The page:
Pedersoli/Dixie Replica Bullet Moulds


February 22, 2005, 01:29 PM
These are sold mainly as filler items for cased revolvers. They are copies of one common type of period mould and the bullets look the same as some seen in photographs of original cased guns. Both Dixie and Pedersoli are real up front that the bullets and balls cast from these are not match quality. Nevertheless, the moulds are quality items and can turn out a meager supply of projectiles if you wear a good pair of heat resistent gloves while casting. A recurrent difficulty is keeping the sprue plate down to get the bases flat.

I have had pretty good luck shooting the 60 grain .31 bullets- possibly because it's hard to shoot the pocket pistols well enough to appreciate the accuracy deficit. When I tried the .36 bullets in a Pietta Navy, results were as generally predicted in the literature- not very accurate. A good bit less accurate than the Lee conicals in available calibers and a whole lot less accurate than ball.

My 61 Uberti Navy has good chamber alignment and a loading ram that fits the noses of these bullets pretty well. I cast the bullets of wheelweights (this has worked out very well for me since Gatofeo told me it was alright) and loaded them over 15 pyrodex. I sat on the ground with the shoulder stocked Navy and shot over the chronograph at a 50 Yard target.
At this point, I began to get pretty excited. A six-inch group centered and just a bit low seem to be giving the lie to the conventional wisdom about these moulds/bullets. Then I shot a couple of rested groups at 50 feet and punctured that balloon. I got at least one flier per 6 round target with one diverging from the main group by six inches. I saved the better target:

So, compared to round ball, this bullet{which could not have a worse design for a front loader) is pretty inaccurate. Nevertheless,I suspect the casual pistol shooting yahoo of the 19th century would not notice the difference.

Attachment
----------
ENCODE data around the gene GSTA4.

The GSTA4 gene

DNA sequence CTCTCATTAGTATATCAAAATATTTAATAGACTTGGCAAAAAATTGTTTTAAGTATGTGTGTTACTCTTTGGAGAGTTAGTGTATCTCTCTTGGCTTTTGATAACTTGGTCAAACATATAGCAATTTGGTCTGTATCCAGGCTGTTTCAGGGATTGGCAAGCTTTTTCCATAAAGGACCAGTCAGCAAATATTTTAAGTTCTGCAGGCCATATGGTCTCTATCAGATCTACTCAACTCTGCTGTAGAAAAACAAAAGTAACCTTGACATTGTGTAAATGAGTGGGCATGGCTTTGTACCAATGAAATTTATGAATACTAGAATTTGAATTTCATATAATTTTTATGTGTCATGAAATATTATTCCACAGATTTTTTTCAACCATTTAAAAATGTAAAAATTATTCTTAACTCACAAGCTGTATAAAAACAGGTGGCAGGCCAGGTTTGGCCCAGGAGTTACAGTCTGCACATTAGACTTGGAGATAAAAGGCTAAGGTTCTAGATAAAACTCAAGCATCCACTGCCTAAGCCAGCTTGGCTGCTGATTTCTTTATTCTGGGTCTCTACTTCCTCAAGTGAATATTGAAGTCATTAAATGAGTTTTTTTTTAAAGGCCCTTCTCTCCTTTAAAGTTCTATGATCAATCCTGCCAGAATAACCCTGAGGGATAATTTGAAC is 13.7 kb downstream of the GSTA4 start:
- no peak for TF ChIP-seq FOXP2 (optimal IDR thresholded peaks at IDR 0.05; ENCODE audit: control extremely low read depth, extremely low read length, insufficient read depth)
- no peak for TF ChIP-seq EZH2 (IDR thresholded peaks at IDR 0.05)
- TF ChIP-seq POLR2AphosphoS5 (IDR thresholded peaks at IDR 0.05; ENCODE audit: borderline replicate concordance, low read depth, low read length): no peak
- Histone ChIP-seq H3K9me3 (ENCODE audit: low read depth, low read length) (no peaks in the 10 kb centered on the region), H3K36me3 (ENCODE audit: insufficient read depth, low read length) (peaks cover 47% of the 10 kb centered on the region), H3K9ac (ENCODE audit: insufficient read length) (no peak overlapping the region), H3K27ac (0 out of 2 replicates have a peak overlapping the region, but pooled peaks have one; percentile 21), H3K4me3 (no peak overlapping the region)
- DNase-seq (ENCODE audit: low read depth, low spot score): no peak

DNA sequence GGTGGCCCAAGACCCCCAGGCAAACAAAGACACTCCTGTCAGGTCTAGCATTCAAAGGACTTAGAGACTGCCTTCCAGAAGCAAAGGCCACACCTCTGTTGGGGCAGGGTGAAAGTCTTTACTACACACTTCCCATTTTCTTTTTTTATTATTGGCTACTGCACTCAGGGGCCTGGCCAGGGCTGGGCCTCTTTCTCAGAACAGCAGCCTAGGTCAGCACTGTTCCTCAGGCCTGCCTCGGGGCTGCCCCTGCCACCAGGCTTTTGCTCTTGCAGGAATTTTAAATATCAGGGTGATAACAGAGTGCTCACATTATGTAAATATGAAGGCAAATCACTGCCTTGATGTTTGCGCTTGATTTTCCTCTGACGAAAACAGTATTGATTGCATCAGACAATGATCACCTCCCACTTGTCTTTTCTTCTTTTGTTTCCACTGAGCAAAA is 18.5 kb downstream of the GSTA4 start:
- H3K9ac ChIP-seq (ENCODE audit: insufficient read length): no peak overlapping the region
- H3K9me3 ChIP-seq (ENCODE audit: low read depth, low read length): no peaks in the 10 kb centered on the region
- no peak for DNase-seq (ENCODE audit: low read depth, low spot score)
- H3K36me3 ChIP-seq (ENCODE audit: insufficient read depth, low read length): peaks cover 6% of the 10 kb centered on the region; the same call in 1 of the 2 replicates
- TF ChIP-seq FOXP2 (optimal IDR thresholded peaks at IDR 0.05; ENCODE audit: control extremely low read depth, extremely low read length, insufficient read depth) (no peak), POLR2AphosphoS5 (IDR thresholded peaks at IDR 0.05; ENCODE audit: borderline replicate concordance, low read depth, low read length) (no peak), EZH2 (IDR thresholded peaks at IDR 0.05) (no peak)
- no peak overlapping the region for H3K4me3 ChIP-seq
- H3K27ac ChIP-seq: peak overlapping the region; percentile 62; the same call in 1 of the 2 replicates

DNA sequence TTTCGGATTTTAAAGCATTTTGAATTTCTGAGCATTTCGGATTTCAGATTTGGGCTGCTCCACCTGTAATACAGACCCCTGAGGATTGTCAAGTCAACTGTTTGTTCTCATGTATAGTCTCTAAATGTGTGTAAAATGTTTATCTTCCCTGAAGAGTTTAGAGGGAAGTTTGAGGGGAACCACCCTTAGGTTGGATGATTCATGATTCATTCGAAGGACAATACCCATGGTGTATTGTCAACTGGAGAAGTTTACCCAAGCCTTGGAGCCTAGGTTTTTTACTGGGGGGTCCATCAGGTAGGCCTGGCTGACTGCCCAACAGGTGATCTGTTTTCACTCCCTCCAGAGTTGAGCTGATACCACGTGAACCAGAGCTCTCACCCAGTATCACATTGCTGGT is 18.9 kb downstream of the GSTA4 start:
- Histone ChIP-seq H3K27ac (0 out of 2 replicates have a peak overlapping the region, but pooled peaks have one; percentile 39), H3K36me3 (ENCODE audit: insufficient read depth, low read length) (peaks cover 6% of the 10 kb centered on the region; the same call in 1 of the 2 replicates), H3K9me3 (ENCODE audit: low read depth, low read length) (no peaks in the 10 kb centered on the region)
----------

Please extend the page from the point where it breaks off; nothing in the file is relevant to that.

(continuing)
The balls thrown from this mould were well formed and a bit larger than the .375" available from the major sources. I shot a couple of cylinders into a 25 yard target-Standing off-hand and found them to be perfectly fine. I gestimate an NRA slow fire score in the low to mid 90s had I been using a standard center.

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February 23, 2005, 01:28 PM
Interesting post. Thanks for the time and effort.

My own curiosity didn't merit quite so much effort to satisfy. I bought pre-cast bullets of the original designs for both my Colt and Remington .44 replicas from Dixie rather than fire-up to cast my own.

Pretty much the same sort of results, and much the same conclusion. While they did offer some definite advantages in kinetic energy, it was almost impossible to get consistently comparable accuracy to round balls. Part of it might have been attributable to the mediocre quality and the off-center sprue, but it was more a factor of not being able to get them to seat concentrically, IMO.

I had some fun using them to make paper cartridges. I pared-off the sprue so I could seat the wad flush with the base and charged them with about 23 gr. of FFF. Cigarette papers were used for the 'case'. Great fun for plinking, especially one-on-one with a 'duelling tree' where fast reloads are a factor!

February 23, 2005, 02:01 PM
done the same thing with cigarette papers and papers treated with stump remover - pretty much pure potassium nitrate.

Thanks for the feedback on your bullet experiences. It appears that what we've been reading about them is pretty much the straigh truth. I've used some of the Lee Conicals in .44. they look like some of the bullets you see in old cased Colts and have a rounded nose that fits the ram pretty well. General accuracy in my Uberti Colt .44s is better than the replica bullets but fairly ordinary compared to ball. the best group I have gotten with them came with a Remington replica but Ball was still better.

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